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Eugene Weekly : Coverstory : 7.17.08

 

Oregon Shakespeare Festival:

Traditional Innovator A Q&A with OSF Artistic Director Bill Rauch

Organized Insanity OSF’s costume shop

Last Man Standing Othello on the Elizabethan Stage through Oct. 10

It’s All Just a Case of Mistaken Identity A Comedy of Errors on the Elizabethan Stage through Oct. 12

Postmodern Angst, Zany Style The Further Adventures of Hedda Gabler at the Bowmer Theatre through Nov. 1

Man Alone, and Whiny Coriolanus at the New Theatre through Nov. 2

Bare Bones Our Town on the Elizabethan Stage through Oct. 11

People in Motion John Sipes moves, but not to the music

 

Man Alone, and Whiny

Coriolanus at the New Theatre through Nov. 2

Coriolanus (Danforth Comins). Photo: Jenny Graham

Never let it be said that Shakespeare stinted on Big Themes. Man (and I do mean man) against the Common People. Man (and I do mean man)’s thirst for revenge versus man’s love for his mother. Man’s manly courage and manly stoicism and extremely manly anger at odds with man’s desire for power and love.

Add in a few dollops of betrayal, the political machinations of Rome’s various leaders and factions, a disturbing look at democracy and at leaders who exploit their subjects, their soldiers and their own beliefs, and you have a story that some OSF folks like to think of as a reflection of contemporary issues.

Director Laird Williamson, setting this massive mob-scene play in the intimate New Theatre with a flexible cast playing numerous roles, brings an immediacy to the slimy political interactions. But the play isn’t one of Shakespeare’s best, and the scenes of men shouting at, shooting at and wrestling with each other do drag on a bit, despite the best efforts of Danforth Comins as Coriolanus, Michael Elich as Aufidius and Richard Elmore as Menenius.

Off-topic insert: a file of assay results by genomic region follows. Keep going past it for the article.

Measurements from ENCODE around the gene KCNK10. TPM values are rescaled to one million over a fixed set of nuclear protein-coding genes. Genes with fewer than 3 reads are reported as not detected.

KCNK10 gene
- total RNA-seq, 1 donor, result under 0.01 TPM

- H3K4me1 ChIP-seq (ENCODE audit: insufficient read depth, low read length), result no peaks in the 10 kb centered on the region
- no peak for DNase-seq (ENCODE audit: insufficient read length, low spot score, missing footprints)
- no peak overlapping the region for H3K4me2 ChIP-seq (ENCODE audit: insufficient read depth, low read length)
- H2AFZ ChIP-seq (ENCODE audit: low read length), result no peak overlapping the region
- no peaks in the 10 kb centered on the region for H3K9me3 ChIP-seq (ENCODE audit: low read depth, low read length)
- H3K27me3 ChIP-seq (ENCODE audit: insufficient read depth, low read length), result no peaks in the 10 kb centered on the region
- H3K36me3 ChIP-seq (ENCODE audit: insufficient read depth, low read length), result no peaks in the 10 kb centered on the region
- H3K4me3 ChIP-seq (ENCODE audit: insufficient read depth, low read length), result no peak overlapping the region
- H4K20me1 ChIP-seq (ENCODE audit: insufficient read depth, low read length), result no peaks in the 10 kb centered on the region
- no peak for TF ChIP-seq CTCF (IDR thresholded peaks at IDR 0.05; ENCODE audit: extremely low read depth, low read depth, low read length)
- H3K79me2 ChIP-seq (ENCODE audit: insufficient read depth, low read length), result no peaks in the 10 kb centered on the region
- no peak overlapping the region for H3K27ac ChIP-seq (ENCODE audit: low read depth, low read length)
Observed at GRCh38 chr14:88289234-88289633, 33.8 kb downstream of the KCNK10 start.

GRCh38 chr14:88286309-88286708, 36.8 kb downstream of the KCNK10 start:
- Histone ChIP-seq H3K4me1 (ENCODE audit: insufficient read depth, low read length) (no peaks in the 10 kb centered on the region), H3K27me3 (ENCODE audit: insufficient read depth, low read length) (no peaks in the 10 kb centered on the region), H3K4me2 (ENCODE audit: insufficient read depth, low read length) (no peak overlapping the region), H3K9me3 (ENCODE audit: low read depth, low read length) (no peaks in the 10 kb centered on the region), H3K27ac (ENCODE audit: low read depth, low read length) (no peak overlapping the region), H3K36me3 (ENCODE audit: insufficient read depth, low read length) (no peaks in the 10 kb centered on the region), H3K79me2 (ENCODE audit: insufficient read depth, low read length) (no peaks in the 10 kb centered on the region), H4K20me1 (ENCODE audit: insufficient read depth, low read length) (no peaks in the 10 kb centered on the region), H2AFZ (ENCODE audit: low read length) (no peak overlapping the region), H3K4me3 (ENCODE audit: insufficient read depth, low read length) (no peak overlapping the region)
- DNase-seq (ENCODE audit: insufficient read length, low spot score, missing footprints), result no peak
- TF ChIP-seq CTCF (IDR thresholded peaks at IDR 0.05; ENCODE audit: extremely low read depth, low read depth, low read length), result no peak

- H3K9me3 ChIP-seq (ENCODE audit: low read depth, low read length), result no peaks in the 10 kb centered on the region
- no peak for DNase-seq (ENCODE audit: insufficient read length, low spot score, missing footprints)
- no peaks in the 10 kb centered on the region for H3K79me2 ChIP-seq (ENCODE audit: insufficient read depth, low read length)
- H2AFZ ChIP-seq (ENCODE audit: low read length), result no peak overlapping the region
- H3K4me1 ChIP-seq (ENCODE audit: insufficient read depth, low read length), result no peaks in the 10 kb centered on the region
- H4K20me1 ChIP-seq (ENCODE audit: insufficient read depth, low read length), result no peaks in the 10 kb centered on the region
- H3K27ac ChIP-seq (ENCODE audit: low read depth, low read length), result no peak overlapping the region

The sleepy, uneven opening gains some power as Coriolanus fights Aufidius in a well-choreographed sequence, and the play hints at poignancy in Coriolanus’ exile, betrayal of his city and late change of mind. But this central character’s arrogance, lack of insight and continual fury means that the climactic scenes never quite succeed, save one bit of emotion when Coriolanus’ old friend Menenius tries to appeal to his better side. Deborah Dryden’s pitch-perfect contemporary costumes and Richard Hay’s dramatically useful set make the play visually interesting, and some audience members tear up at the conclusion, when the vengeful autocrat must pay for a moment of “weakness” — aka sanity. But worry not, Big Theme fans: Man triumphs even as he falls. — Suzi Steffen

 

Traditional Innovator A Q&A with OSF Artistic Director Bill Rauch

Organized Insanity OSF’s costume shop

Last Man Standing Othello on the Elizabethan Stage through Oct. 10

It’s All Just a Case of Mistaken Identity A Comedy of Errors on the Elizabethan Stage through Oct. 12

Postmodern Angst, Zany Style The Further Adventures of Hedda Gabler at the Bowmer Theatre through Nov. 1

Man Alone, and Whiny Coriolanus at the New Theatre through Nov. 2

Bare Bones Our Town on the Elizabethan Stage through Oct. 11

People in Motion John Sipes moves, but not to the music

More reviews can be found in our online archives